Shocker! The Nobel Prize goes to Vargas Llosa– who actually deserves it
Two lessons, not mutually exclusive, emerge from Mario Vargas Llosa’s surprise Nobel Prize for Literature, announced earlier today. 1) The predictive abilities of bookies are no greater than those of book reviewers; 2) the Swedes are having fun with us (scary thought, that).
One thing we can all agree on, Vargas Llosa’s selection is well deserved, even though he wasn’t on the list of authors favored by British oddsmakers. We’re reduced each year to quoting gaming houses like Ladbrokes because the Swedes keep their selection process a more closely guarded secret than the Vatican.
Based on Ladbroke’s oddsmaking, the leading contenders as of midweek were American novelist Cormac McCarthy, Japanese novelist Haruki Murukami, and Kenyan novelist Ngugi wa Thiong’o.
By yesterday, though, more reasoned analysis began to arrive. Lee Smith, writing in The Weekly Standard, noted that since the Swedes are contrary and unpredictable, “forecasting the Nobel Prize for Literature is less like handicapping the ponies than shooting craps…”
Mark Asch, in The L Magazine, wrote on Tuesday, with what now seems spooky prescience: “Consensus is that poets, South Americans and Scandinavians have been underrepresented in the selections of recent years (though not as much as black Africans); safe picks for geographical distribution would probably include the perpetual candidates Llosa and Fuentes, Swedish poet Tomas Tranströmer and Syrian poet Adonis.”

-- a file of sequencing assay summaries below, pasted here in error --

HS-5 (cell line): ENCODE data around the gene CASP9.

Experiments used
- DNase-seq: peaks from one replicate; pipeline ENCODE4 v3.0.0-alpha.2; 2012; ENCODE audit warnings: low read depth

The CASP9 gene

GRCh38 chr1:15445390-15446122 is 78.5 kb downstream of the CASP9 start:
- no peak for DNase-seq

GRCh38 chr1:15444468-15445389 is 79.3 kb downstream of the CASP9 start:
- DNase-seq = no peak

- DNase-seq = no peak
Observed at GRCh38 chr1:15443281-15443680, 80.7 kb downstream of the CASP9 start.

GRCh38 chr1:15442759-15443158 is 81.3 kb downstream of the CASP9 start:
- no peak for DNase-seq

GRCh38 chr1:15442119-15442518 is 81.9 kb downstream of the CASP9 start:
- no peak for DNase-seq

By whatever alchemy, the inscrutable Swedes have arrived at a splendid selection. Vargas Llosa is the author of more than 30 novels, plays and essays, including his breakout novel, The Time of the Hero (English translation, 1966), The Green House (1968), and Conversations in the Cathedral (1975), considered by some his masterpiece.
My favorite among his novels, and I expect this is true of many of his readers, will always be Aunt Julia and the Scriptwriter, a deliriously inventive and romantic novel about a young writer who falls in love with his aunt. To some extent, it mirrors Vargas Llosa’s own youth, when he eloped with an aunt named Julia.
Perhaps Vargas Llosa’s Nobel will not only draw renewed attention to his work, but to South American literature generally, especially magical realism, which had its international vogue in the early 1980s, culminating in a 1982 Nobel for Vargas Llosa’s one-time friend, Colombian novelist Gabriel Garcia Marquez.
Vargas Llosa’s career took a long turn into politics when he ran for the Peruvian presidency as leader of a center-right reformist coalition in 1990. Losing to Alberto Fujiomoro after a protracted run-off, Vargas Llosa left for Europe, where he obtained Spanish citizenship and spends most of his time in London.
In his later years, Vargas Llosa has concentrated on writing. His 2002 novel, The Feast of the Goat, a fictional account of the reign and assassination of Dominican Republic dictator Rafael Leonidis Trujillo, is generally viewed as among his best.
In announcing Vargas Llosa’s Nobel, the nominating committee said, he was chosen “for his cartography of structures of power and his trenchant images of the individual’s resistance, revolt and defeat.” If anyone has the least guess as to what that means, please, please let me know.
What are the Swedes up to, awarding the Literature Prize (and its $1.5 million stipend) to a writer who is not only world famous but also relatively accessible and great fun to read? Instead of some obscure French or Eastern European naval-gazer? Your guess is as good as mine.
But one thing seems certain: Carlos Fuentes, Mexico’s aging greatest living writer, can give up on the prize now. It seems unlikely the Swedes, in their diabolical calculations, will bestow it on another Latin American anytime soon. Before today, the last Latin American to win was poet Octavio Paz, in 1990.